In pursuit of purpose.
How one Latinx leader broke ground on a monument honoring her immigrant family – and found common ground in the process.
Atlanta, Georgia — Isabel González Whitaker is a journalist, an advocate, a mother, a daughter, and a first-generation American. She is also one of the hundreds of Presidential Leadership Scholars. Each year a new class of around 60 scholars participate in this unique program to learn lessons from past presidencies and apply them to improve the world around them.
In the fall of 2017, after years of writing feature stories for the New York Times, InStyle, and the Washington Post, Isabel was looking for something more. She left New York, and began plans to dedicate herself to a project close to heart. That’s when she applied to become a Presidential Leadership Scholar.
Each year, the presidential centers of George W. Bush, William J. Clinton, George H.W. Bush, and Lyndon B. Johnson bring together established leaders from across the nonprofit, military, public, and private sectors to learn firsthand from these four presidencies. The Presidential Leadership Scholars program produces bold and principled leaders who are committed to solving society’s greatest challenges, both domestically and around the world.
Photos from the field
Using an innovative curriculum coupled with an unparalleled opportunity to join a diverse network of changemakers, the program sharpens the Scholars’ skills and introduces them to new ideas and ways of thinking. The six-month program is just the beginning. Scholars are connected to a lifelong network that spans geographic, professional, and societal boundaries to apply lessons learned to improve their communities, our country, and the world.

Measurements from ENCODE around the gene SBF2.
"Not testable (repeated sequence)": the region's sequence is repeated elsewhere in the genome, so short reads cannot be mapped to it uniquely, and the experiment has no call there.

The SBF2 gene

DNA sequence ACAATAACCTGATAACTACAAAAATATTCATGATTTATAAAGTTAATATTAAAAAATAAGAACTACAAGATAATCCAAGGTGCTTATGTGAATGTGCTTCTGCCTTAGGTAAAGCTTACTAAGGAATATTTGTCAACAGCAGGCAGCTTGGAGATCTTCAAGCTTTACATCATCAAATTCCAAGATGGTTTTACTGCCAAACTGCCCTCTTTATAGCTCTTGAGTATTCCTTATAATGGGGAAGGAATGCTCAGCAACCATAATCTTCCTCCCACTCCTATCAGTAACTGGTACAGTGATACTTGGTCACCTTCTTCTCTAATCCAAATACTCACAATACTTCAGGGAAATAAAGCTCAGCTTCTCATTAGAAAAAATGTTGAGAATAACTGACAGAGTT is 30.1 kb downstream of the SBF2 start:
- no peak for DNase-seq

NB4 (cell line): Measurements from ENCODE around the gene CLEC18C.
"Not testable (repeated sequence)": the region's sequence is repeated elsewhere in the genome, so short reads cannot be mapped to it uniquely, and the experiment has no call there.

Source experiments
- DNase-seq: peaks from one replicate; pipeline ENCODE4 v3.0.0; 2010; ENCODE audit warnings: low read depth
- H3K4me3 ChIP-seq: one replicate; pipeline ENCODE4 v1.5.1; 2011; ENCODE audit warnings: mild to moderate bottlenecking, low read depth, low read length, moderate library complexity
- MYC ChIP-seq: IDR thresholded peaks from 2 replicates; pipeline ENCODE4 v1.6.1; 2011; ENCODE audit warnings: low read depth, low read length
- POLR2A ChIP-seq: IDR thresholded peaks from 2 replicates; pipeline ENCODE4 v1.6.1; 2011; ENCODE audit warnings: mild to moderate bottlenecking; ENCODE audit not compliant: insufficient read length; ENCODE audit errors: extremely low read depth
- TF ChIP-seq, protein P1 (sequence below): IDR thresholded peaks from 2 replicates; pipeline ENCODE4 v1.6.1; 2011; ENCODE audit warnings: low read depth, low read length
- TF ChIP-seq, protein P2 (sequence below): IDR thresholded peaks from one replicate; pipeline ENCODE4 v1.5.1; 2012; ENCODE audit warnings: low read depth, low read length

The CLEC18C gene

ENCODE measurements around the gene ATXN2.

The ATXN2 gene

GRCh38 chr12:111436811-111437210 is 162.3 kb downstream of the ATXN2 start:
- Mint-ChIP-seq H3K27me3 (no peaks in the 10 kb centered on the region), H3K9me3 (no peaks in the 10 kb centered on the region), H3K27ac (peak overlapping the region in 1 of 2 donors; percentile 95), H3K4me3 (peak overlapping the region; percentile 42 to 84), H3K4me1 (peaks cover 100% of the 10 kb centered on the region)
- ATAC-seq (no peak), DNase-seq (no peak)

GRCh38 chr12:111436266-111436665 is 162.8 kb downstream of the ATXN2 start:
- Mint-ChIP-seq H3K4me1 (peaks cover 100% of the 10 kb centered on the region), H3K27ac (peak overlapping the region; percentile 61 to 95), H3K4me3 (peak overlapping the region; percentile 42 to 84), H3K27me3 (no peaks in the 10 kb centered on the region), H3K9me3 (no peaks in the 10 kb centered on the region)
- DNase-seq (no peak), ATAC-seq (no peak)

Fifty years ago, Isabel’s family fled a firing squad in front of Cuba’s infamous paredón – The Wall. Now she’s tearing down walls and building something new through her work with the Presidential Leadership Scholars.
In this first-person essay, Isabel tells the story of her decision to change career paths, her journey in the program, and the factors that ultimately led her to her current role as St. Jude Children’s Hospital’s first director of corporate social responsibility.
In 2008, I had to dig deeper than ever before, in search of a resiliency I wasn’t sure that I possessed. That was the year I unexpectedly lost my mother and then my brother a few months later. Coming from a small, tight-knit exile family, there were days I didn’t think I would recover from the shock of their deaths nor adjust to life without them.
My mother fled Cuba in 1960 after her family was denounced as counter-revolutionary by the incoming government, a threat that for thousands of Cubans resulted in death by firing squad in front of the infamous paredón – The Wall. She departed Havana covertly with two young children, my brother and sister, arriving by ferry in Key West, not speaking the language and intending to return to her beloved island a few months later once tensions subsided.
That island peace never came, and my 24-year-old mother, unprepared but determined, forged a new life in the United States to provide for herself and her children. Like most immigrants, then and now – she faced profound challenges as she adjusted to a new world.
That’s why her ascent as a Hispanic, minority, and immigrant rights advocate in the Deep South, where she ultimately settled, was all the more remarkable. Her “accidental life” as she often called it, took her from a failed Cuban restaurant owner in Atlanta to the president of the Georgia Hispanic Chamber of Commerce where she became a powerful and well-respected voice of equity and dignity for the community.
When my mother died, I knew I would honor her legacy of resilience, perseverance, and advocacy with a memorial in our hometown of Atlanta. My resolve strengthened when her firstborn, my brother, also died.
Probably not surprising to anyone who knows me, I got the memorial – a park renamed after her – done in a matter of months. The Sara J. González Memorial Park debuted in 2009 and is located in a historically Latinx neighborhood near where I grew up. Notably, it is the first park in the state of Georgia named for a Latino. My tenacity coupled with my mom’s reputation meant laws were amended, legislation passed, and the community coalesced to make it so.